11) In any event, the dance-floor 'facility' was not there on a twenty-four hour basis. Could that explain the hours and days grid on those pages of the form ? Perhaps. Although since the switch-over could happen at any time, much the safest thing would be to ask for twenty-four hours, just to be on the safe side...
12) The "capacity in which you sign this form" is a gem. A test both of logic and of memory. As well as pruning, we could maybe do a bit of transplanting and insert this question about capacity into the section which deals with capacity.
13) That would be good.
14) Four little boxes
15) All that remains is the Operating Schedule. The words have the resonance of something one would weigh on a pair of scales, with a half brick on the other side to balance it. Just four little boxes though - and a fifth for "all of these". It is the ultimate exam nightmare. Can it possibly be that the right answer is to put 'none' in every box ? Only the brightest and most confident student is going to have the panache to assert that their restaurant is already regulated within an inch of its life and frankly needs no more red tape.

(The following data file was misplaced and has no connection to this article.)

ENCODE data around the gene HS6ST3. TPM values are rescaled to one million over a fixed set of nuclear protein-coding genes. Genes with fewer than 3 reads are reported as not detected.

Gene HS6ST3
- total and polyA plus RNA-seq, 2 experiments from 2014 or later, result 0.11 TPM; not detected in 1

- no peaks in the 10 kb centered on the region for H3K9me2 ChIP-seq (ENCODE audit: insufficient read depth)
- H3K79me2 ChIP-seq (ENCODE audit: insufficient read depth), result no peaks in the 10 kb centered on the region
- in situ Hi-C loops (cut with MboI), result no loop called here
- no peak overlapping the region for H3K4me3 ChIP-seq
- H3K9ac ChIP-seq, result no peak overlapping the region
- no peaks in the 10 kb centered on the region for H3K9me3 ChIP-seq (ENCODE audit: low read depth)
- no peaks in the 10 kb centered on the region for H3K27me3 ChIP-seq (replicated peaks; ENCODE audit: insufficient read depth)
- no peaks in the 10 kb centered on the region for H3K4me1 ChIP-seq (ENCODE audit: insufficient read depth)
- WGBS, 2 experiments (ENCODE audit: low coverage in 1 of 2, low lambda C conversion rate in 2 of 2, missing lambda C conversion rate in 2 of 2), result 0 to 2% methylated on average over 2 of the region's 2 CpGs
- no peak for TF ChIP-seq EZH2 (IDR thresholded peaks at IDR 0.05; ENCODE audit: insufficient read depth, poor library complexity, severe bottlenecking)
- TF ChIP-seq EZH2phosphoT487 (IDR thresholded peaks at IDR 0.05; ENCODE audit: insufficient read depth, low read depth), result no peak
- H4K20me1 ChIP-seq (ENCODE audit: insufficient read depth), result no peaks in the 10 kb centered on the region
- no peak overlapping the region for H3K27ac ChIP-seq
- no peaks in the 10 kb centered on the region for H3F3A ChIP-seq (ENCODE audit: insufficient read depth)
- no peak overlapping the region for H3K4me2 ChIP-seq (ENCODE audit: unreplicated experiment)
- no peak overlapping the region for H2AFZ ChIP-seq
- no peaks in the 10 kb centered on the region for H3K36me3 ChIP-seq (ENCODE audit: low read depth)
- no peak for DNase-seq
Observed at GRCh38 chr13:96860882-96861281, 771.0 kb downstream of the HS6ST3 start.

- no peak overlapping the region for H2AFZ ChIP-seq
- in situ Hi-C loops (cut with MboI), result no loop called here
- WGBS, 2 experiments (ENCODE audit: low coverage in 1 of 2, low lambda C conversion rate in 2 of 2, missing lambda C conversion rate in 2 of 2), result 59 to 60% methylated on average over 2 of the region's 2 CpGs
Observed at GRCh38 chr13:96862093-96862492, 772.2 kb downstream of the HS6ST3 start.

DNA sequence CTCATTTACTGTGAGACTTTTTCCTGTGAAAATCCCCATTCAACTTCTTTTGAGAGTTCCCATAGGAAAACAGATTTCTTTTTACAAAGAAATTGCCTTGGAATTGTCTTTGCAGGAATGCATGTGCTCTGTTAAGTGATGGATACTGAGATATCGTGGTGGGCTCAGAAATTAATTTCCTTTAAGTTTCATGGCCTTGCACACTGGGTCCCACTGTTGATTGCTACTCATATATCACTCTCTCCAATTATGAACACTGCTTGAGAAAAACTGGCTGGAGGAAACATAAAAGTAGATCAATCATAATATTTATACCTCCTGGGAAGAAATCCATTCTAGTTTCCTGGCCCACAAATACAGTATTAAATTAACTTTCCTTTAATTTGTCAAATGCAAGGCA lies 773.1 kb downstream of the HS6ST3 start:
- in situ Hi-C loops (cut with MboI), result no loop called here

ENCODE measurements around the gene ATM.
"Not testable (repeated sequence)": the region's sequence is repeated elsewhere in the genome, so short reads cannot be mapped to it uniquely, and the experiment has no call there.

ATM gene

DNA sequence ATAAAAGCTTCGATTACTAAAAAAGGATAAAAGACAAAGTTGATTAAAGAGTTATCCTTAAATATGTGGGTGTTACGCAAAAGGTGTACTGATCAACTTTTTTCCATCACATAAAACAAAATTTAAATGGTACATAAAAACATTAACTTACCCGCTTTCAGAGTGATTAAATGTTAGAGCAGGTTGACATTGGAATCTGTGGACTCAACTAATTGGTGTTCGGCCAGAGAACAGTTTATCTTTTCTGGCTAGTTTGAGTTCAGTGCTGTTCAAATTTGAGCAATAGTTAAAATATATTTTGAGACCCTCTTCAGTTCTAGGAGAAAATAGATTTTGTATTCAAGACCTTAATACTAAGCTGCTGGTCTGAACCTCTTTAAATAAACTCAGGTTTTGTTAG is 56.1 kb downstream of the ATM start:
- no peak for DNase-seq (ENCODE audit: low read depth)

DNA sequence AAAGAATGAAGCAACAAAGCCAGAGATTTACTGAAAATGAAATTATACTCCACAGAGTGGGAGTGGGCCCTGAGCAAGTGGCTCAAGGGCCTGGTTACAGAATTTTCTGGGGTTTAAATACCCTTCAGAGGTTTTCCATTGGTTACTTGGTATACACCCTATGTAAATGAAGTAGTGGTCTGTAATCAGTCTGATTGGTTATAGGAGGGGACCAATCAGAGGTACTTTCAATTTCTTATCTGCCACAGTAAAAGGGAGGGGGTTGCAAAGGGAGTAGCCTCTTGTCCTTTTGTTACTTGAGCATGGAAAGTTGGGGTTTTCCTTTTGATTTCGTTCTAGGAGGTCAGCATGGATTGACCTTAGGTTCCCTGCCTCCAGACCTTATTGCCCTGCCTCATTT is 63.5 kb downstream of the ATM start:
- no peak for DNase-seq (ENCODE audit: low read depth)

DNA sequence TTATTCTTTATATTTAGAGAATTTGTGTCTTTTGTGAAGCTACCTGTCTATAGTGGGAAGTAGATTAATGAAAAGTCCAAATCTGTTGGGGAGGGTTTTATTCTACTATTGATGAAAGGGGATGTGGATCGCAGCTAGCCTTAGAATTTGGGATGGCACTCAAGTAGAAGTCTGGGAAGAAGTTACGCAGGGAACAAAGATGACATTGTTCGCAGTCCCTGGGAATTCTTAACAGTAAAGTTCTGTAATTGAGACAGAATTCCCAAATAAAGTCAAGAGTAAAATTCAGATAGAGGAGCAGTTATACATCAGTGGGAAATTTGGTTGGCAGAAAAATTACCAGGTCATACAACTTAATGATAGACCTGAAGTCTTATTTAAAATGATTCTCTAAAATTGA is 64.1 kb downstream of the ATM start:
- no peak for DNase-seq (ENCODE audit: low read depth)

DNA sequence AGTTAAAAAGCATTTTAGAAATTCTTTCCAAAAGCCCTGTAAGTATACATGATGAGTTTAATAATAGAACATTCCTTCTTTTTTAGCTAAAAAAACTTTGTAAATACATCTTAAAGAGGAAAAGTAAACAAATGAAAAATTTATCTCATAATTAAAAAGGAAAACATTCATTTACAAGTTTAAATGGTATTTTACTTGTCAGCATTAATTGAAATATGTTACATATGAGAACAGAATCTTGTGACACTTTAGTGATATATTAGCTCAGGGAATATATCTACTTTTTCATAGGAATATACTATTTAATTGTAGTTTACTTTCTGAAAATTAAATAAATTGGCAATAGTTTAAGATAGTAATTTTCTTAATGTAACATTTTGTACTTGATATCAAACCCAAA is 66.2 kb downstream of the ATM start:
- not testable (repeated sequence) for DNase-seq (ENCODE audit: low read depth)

16) Some clues for the hapless customer would be nice but alas 'consultants' may well have an eye to the potential of offering 'monitoring' services and advise a shed-load of conditions. Saying "leave that blank" may not convey the right air of professional mystique. Those who offer training courses may also lean towards recommending an extensive catalogue.
17) Swedish case law
18) To digress for a moment, there is a splendid statement of the obvious in the Thwaites case. The magistrates demonstrably allowed their personal prejudices to get in the way. They took it absolutely as read that the licence they were being asked to dispense was to be viewed as a privilege.
19) The applicant was plainly trying to "take advantage". It seems that nobody assisted them with the nugget of Swedish case law which might have helped. Had they been familiar with the writings of Thomas Paine (or even the history of cremation), they might have comprehended the notion that an individual has inherent freedoms, which can be qualified and constrained only with just cause, for the general good.
20) Premises licences are the embodiment of a set of restrictions or qualifications of various freedoms. They are handcuffs clamped on in the expectation of preventing nuisances and harms. Emphatically they are not sweeties doled out in a grand manner to lesser mortals who must therefore come bearing justifications.